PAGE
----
Notes to self: Turn off light globes! Yes even using energy efficient globes when coming and going from rooms.....maybe that was a marketing concept or older energy efficient globes that preferred to stay switched on? Where did I get this idea that they used more energy to be turned off an on .... have I unearthed a company scam!
Store excess boiled water in thermos, boo hoo we lost one at the conference, but we gained free real Brazillian Capharina's and fruit, brain food, new friends and more flyers.....i love it the architectural gallery space was made from recycled materials and they put call out for any one who was interested in recycling them after the conference, fantastic. In fact I should be on my bike going to see what I can reuse now!
Ride bikes! Yes I can proudly say I am a converted full-time bike commuter, even once when temperature dipped down to -6 or lower some say -11 degrees and yes using public transport, both much easier to be consistent with not living in Sydney.
Avoid cheap flights! If you have money this should be easier, but how do we do it! Try to plan ahead, see it as a calm the mind package where you take the train and soak up the journey notice the changes as you travel. Remember 'quality time' back in the 90's before the net and mobiles and and and, enjoy the slower pace of life, as old in Tim Webster's film 'Recipes for disaster', where the director convinces his family to go on an oil free diet, oil meaning petroleum oil, I loved the in your face drama at times annoyingly realistic but that's life, one favourite scene is when they are rowing in their motor boat to their island summer hut and a fellow motor boat pulls over is everything alright, yes the motors fine thanks says Tim, the wife rolls her eyes and says no we aren't in any hurry and one son starts to smile and sing the old classic 'row row row your boat' and it was lovely.
So how do we plan ahead, to avoid those cheap flights, when there is always so much going on, so many events to chose from, so many obligations and over time and commitments, life has become rather jammed full, I speak collectively here, so much to see so little time.....if we throw away the time checkers..like watches, clocks do we feel less pressured? Maybe, so the pace has got out of control for some of us, a German friend is astonished at my speed of my email replies, "they come almost immediately" he told me. Ah yes.......I look at him with a tilted head, surely he understands. He is writing a thesis, yes he is on a computer all day too.....no he checks once a day if I understand correctly, NO surely not! He replies as if email was snail mail - clearly he comes from a different place, should I throw away the computer....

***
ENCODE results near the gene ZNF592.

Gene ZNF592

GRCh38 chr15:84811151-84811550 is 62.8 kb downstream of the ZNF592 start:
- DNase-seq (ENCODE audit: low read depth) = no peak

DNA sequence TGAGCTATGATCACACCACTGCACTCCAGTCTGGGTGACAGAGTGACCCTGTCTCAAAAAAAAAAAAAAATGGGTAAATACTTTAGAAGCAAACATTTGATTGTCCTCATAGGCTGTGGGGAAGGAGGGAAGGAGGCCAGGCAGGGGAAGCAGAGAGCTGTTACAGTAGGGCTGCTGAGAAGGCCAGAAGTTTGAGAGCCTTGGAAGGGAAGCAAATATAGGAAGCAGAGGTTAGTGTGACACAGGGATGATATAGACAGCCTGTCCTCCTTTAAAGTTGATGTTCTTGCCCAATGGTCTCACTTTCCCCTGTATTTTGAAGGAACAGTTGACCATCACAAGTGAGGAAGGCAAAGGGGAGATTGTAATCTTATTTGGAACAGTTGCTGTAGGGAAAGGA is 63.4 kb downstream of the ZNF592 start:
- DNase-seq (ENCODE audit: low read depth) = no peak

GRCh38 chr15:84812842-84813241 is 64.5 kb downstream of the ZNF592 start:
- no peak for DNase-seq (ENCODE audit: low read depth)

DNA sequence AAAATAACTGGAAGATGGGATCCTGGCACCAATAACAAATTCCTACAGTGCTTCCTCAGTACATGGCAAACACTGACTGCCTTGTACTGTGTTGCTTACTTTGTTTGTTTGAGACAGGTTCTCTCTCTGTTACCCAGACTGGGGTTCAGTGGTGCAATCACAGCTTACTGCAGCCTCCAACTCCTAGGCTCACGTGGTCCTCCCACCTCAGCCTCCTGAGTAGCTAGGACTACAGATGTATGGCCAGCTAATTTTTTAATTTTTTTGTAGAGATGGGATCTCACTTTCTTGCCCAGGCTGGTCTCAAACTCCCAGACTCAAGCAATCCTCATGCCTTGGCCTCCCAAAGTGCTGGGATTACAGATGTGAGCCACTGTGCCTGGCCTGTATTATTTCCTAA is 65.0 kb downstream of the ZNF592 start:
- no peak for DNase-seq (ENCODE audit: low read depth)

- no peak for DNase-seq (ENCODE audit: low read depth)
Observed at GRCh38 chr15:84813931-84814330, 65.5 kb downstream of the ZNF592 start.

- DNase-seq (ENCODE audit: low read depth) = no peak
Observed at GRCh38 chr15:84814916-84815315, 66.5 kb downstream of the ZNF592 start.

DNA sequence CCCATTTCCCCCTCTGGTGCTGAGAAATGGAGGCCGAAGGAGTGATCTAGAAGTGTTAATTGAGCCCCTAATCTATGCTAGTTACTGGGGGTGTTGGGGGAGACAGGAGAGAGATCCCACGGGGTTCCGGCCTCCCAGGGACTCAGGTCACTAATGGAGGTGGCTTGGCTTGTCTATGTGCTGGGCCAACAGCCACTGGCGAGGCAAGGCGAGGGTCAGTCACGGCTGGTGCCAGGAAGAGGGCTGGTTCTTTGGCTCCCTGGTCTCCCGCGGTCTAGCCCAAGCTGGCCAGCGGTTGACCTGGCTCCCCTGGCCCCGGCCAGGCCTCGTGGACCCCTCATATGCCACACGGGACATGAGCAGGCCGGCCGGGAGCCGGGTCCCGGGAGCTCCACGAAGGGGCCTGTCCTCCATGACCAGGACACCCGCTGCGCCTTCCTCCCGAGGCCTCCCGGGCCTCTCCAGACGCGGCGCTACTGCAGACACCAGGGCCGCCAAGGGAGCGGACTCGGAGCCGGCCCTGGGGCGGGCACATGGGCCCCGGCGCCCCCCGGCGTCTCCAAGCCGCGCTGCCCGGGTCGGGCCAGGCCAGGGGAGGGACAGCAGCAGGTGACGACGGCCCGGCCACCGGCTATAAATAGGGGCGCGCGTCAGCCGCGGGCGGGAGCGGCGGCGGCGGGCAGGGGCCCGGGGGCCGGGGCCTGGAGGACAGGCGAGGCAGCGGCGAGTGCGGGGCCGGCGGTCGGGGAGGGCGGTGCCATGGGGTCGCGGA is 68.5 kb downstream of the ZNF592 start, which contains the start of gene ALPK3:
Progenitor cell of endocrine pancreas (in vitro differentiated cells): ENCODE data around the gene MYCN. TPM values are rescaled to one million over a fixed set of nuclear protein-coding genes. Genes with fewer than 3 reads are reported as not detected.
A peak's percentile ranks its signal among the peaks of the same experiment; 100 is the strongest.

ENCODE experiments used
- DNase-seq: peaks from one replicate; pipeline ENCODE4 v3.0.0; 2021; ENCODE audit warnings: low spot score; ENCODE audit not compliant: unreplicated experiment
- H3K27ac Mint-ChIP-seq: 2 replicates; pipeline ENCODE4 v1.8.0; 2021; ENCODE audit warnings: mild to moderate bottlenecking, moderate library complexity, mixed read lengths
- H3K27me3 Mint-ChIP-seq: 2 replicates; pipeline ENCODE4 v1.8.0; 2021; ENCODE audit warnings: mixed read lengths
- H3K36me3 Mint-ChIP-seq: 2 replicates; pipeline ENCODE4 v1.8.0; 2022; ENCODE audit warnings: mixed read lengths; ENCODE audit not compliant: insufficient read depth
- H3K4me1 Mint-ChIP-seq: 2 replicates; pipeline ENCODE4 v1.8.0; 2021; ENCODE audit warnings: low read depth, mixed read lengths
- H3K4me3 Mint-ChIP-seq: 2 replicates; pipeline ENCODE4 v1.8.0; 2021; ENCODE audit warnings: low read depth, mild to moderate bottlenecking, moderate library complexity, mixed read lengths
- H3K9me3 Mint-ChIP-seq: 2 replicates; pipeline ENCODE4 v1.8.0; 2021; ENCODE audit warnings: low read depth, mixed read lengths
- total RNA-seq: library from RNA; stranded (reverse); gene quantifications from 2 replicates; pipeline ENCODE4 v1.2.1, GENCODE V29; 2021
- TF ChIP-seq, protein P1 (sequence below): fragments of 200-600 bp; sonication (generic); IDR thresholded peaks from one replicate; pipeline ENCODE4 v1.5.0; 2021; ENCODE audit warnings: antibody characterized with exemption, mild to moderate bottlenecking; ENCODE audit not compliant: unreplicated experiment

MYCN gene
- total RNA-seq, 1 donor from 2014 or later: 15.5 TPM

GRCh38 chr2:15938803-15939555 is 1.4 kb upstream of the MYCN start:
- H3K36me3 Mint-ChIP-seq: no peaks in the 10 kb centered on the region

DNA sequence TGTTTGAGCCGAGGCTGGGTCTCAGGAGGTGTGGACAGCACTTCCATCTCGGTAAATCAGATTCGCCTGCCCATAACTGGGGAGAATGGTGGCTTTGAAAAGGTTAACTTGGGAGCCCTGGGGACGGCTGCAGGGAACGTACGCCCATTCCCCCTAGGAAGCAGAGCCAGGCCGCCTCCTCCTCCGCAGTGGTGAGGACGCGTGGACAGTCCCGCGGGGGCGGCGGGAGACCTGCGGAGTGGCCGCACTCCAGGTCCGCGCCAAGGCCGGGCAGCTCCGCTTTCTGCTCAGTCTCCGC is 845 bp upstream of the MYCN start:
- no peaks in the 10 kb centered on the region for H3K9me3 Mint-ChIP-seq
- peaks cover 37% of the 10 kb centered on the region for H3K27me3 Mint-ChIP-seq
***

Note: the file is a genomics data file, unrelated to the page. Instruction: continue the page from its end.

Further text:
Did you know when you press search in google twice it takes the same energy to boil a kettle, about 15g CO2.
Mix art and science..... makers need to think more thinkers need to make more. Yes! Like all great things, it takes the right mix. Artists that stood out in this respect are Alice Miceli working with if I grasped the concept, radiographic film that exposes radioactive residue....Chernobyl Project: The invisible Stain ...... then there is Andrea Polli's installation of footage taken in Antarctica and her presentation can be watched here.
Aside from these two I loved Perry Bard's remake, of Dziga Vertov's Man With A Movie Camera, a two screen film instillation, one screen shows the original film and the other shows the footage that has been uploaded by the public. Each time the film screens the footage changes according to the new sequences that have been uploaded for the matching sequences, unless there is no other upload for that sequence. Perry Bard knows what she's talking about and it was an inspiration to listen to her....I had to giggle when she brazenly offered suggestions about complaints other audiences have given her, "why can't the people who upload sequences, choose how it will be screened", she didn't want to have this extra level of interactivity and indeed the random, forever changing remake film is an intriguing comparison of the modern society Vertov was capturing in his time and how we are today, the rate and consistency of change and our global awareness.